Mission & History

Mission Statement:
The mission of Custer County Search and Rescue, Inc. (CCSAR) is the search, rescue, and/or recovery of a person or persons who have become lost, incapacitated, or deceased in Custer County, Colorado.  CCSAR also provides support services to other counties in co-operation with Colorado Search and Rescue Board, Civilian Emergency Response Teams (CERT), Medical First Response, mutual aid, and evacuation.  CCSAR operates under the direction of the Custer County Sheriff’s Office.

Pre-1975: There was little need for a trained SAR in those times. Sheriff Stan DePriest and a couple of part time deputies directed EMS with one ambulance, the volunteer fire department and no SAR. We did have the rare climbing incident on the Needles and a few lost or injured hunters each year. There was almost no back country usage except locals going fishing to a lake. Stan would mobilize a few ranchers, usually with horses, for these rare searches or rescue. If something serious happened on Crestone Needle, the Sheriff would contact Alpine or Rocky Mountain Rescue for help, waiting a day or so for them to get here. This would not be acceptable when usage and accidents increased in later years.

In the mid-70’s Gary Ziegler was acting sheriff and improved the EMS organization. There were several climbers living around the county then. Gary was trained in mountain rescue and alpine technical climbing, having instructed the Peace Corps, Army units and then currently guiding/instructing for Colorado Outward Bound. He formed a sort of hasty team of climbers who could get quickly up on a mountain with radio and emergency kit to stabilize the injured while awaiting an outside team to arrive. By then Ft Carson was giving helicopter support helping to shorten response time in some situations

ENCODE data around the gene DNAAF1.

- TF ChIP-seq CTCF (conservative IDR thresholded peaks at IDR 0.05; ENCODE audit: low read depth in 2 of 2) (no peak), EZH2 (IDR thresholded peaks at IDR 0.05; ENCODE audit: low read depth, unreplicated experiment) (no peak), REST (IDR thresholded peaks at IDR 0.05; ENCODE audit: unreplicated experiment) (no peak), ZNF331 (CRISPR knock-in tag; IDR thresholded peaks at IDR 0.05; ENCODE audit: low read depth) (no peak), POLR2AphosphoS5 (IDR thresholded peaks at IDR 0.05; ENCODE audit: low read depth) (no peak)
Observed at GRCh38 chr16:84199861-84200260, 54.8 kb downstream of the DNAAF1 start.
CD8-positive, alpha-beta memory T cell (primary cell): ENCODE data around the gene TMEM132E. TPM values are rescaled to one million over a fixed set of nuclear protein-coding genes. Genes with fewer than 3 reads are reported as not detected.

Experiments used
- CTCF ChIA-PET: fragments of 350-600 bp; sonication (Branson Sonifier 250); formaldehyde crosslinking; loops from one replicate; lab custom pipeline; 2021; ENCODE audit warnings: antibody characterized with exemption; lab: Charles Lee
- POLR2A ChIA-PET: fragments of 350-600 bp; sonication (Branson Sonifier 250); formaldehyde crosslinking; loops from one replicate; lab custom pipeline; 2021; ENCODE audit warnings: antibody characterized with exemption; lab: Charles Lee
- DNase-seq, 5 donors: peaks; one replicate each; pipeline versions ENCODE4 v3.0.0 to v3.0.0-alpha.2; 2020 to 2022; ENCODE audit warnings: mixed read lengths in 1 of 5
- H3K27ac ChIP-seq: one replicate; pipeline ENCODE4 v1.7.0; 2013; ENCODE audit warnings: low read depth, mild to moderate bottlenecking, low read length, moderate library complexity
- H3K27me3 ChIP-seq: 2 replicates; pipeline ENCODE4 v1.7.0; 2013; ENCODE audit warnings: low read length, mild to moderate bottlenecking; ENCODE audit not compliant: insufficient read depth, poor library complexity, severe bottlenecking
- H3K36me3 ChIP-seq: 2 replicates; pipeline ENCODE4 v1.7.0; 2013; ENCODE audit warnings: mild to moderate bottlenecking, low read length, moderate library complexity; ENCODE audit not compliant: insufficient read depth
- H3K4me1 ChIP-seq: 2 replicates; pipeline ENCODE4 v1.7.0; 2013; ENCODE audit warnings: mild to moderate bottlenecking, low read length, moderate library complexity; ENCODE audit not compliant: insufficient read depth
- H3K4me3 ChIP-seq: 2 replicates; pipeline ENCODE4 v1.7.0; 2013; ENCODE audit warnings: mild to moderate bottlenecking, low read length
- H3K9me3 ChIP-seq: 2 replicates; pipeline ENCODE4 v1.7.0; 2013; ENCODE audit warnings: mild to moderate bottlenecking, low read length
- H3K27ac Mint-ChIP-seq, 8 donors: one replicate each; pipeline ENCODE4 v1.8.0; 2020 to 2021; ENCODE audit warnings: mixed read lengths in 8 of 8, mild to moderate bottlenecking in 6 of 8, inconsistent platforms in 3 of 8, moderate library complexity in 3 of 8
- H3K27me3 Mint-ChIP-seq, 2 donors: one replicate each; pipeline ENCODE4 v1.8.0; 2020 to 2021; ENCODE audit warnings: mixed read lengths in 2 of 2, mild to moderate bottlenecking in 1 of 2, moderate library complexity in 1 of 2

CCSAR was incorporated on March 29, 1976 by Ken Perschbacher, Ziegler and seven others.

The Civil Air Patrol was a major activity in the early going. Roger McDonnell, a retired lawman and member of the CAP, became a valuable asset to the SAR team, bringing connections, experience and energy. Both he and Sheriff Jobe, the current Custer County Sheriff, were pilots, keeping planes at the local airfield. This gave CCSAR the capacity for aerial reconnaissance.

CCSAR went inactive in 1983 and then was reactivated in 1987 by Ken Perschbacher.

Art Nordyke joined with a passion for snow cats and winter sorties. The unit soon had a team of dedicated winter rescuers equipped with snowmobiles headed up by Art. This, along with others on skis and snowshoes, added a year-round winter capability.